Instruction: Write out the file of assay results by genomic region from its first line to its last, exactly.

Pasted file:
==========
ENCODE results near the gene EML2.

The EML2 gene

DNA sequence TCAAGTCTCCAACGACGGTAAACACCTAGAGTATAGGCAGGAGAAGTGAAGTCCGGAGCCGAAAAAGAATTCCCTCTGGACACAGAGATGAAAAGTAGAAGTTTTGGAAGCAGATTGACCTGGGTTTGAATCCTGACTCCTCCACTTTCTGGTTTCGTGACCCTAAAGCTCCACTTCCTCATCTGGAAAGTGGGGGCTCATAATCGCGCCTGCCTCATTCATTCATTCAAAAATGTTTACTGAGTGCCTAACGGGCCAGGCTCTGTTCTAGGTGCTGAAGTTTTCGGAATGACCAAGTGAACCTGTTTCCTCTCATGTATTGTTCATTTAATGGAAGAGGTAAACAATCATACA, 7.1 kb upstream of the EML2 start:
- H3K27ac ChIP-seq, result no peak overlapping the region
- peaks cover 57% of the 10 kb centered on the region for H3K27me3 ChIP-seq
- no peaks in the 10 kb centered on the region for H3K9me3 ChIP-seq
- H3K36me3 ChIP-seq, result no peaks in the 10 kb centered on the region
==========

ENCODE results near the gene EML2.

The EML2 gene

DNA sequence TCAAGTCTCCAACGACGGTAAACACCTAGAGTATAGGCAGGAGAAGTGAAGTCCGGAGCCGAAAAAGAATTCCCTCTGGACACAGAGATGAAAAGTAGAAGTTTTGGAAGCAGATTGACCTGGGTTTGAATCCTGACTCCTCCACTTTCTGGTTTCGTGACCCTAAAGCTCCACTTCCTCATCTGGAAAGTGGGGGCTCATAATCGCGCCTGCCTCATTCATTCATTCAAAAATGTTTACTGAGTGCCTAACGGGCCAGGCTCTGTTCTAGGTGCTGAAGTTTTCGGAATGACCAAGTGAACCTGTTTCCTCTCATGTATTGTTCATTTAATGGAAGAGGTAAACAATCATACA, 7.1 kb upstream of the EML2 start:
- H3K27ac ChIP-seq, result no peak overlapping the region
- peaks cover 57% of the 10 kb centered on the region for H3K27me3 ChIP-seq
- no peaks in the 10 kb centered on the region for H3K9me3 ChIP-seq
- H3K36me3 ChIP-seq, result no peaks in the 10 kb centered on the region